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Catch You On The Rebound - Rojin Altares

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Annie Oakley is perhaps the best-known women sharpshooter in history. Touring with Buffalo Bill’s Wild West show starting in 1885, it was said that her best trick was, “to repeatedly split a playing card, edge-on, and put several more holes in it before it could touch the ground, while using a .22 caliber rifle, at 90 feet.”

According to legend, Oakley picked up her first rifle at age eight, killing a squirrel.

Fort McMurray has its own version of Annie Oakley, although she is not shooting at squirrels, in the presence of Rojin Altares, a rising star in the International Practical Shooting Confederation (IPSC) handgun discipline.

The other divisions are Action Air, Rifle, and Shotgun.

The Grade 11 Holy Trinity Catholic High School student said she “was born into the sport.”

A sport, which according to the official IPSC website, has competitors shooting at, “Multiple targets, moving targets, targets that react when hit, penalty targets, or even partially covered targets, obstacles, movement, competitive strategies, and other techniques are all a part of IPSC to keep shooters challenged and spectators engaged.”

Even for spectators still in the womb?

“When my mom (Mary Jane) was pregnant with me, she would attend the (IPSC) competitions that my dad (Romel) was competing in,” recalled Altares, 16. “Growing up we would attend all of the competitions.  My dad (also an IPSC ranked competitor) always says that I was raised on the (shooting) range.”

Rojin, who picked up her first gun at age six, gained attention from the IPSC community in 2012 when at age 11; she placed second at the IPSC Alberta qualifiers. She would go on to win her first provincials. In future years she would add three more titles.

“I felt very intimidated and I did not think that I would do that well,” reminisced Altares of the 2012 event held in Spruce Grove. “It was my first experience competing and being so young and competing against all of these women...some who had probably been shooting longer than I had been alive. But my dad made sure that I stayed calm and stayed on my shot.”

Altares, who now competes with a Czech CZ 75 SP-01 Shadow pistol, which is drawn from a gun holster, said the key to success, is to have the ability to stay “focused on the stage “and “not to repeat mistakes or overthink things.”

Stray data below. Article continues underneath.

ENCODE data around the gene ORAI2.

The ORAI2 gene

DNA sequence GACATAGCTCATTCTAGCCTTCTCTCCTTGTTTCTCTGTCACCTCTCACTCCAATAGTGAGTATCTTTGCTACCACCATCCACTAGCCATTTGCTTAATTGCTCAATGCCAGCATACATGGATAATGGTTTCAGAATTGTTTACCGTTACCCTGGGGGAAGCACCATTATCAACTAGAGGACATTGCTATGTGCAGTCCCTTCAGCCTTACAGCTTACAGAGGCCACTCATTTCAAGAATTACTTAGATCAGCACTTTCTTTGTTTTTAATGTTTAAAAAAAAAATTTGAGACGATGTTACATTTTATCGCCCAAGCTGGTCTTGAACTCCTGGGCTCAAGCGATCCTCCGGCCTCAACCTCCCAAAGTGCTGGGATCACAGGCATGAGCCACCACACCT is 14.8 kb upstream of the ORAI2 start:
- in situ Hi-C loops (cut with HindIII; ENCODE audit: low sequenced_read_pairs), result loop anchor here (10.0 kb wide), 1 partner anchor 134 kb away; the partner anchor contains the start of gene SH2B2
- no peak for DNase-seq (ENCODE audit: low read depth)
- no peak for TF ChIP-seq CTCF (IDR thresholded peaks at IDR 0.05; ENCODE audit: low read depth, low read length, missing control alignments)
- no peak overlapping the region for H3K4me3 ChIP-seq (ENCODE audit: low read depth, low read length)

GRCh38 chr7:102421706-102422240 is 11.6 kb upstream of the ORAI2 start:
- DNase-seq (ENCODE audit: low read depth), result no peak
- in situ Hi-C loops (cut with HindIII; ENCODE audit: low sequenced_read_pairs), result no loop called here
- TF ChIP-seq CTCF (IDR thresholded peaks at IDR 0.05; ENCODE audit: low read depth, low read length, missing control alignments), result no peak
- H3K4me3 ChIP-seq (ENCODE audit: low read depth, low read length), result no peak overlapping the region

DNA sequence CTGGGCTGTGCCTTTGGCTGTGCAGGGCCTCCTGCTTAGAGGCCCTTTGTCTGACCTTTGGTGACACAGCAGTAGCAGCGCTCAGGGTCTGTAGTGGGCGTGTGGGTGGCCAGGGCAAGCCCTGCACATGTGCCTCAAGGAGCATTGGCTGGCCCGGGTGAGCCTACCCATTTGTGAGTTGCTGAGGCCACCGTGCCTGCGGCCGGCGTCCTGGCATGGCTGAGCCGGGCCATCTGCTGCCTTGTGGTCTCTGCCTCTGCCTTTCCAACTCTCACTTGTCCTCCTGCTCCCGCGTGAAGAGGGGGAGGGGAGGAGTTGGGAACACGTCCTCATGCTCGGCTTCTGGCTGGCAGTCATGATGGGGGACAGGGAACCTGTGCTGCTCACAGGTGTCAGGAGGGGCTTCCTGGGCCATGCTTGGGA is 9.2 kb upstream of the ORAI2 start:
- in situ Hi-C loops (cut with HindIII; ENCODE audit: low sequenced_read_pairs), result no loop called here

Accuracy, balance, power and speed are also key elements of the sport which require competitors to be mobile while timed through stages.

“You get in a zone,” said Altares, who has traveled to the Republic of Colombia for competition. “At first you are really amped up and excited. You feel the energy through your body when you are on the stage and you make your stage memorize. I will see the target in my head and visualize, so I know where to bring my gun up.”

Such is her progress and potential, that Altares has a sponsor with Trenton Sukovieff of Pro Performance Shooting Inc. based in Calgary.

“During the (May 3, 2016) evacuation of Fort McMurray (due to (Fire 9, MWF-009, Horse Creek Fire) I stayed with Trenton and his wife in Calgary for the rest of the summer. He trained me and I learned to be more consistent. He had me also training at a gym on a regular basis lifting weights. Being physically fit is very important as when you are in a (shooting) scenario, you want to explode from one position to the next.”

Speaking of exploding, Altares estimated that she “went through 20,000 rounds of ammunition this summer.”

She is also the first to speak about the significance of gun safety, on and off the field: “Gun safety is very important. If you don’t have the proper certification and follow those riles, things could go wrong.”

Such was the case in a competition where Altares suffered a cut on her thumb.

“I had a huge gash on my thumb and I was told that I should go to the hospital and get it stitched. But I decided to stick it out. It was bandaged up and with a bloody thumb, I still finished the match. I know that this is something that I can do really well and I will continue to strive for.”

Shooting to the top is her goal.


Catch you on the rebound.


Curtis J. Phillips has been a sports journalist in print/electronic mediums since 1976. A strong advocate of volunteerism, he is a founding father of numerous local events and organizations including the Challenge Cup and Wood Buffalo Sports Hall of Fame. Phillips is also recognized internationally as a sports historian.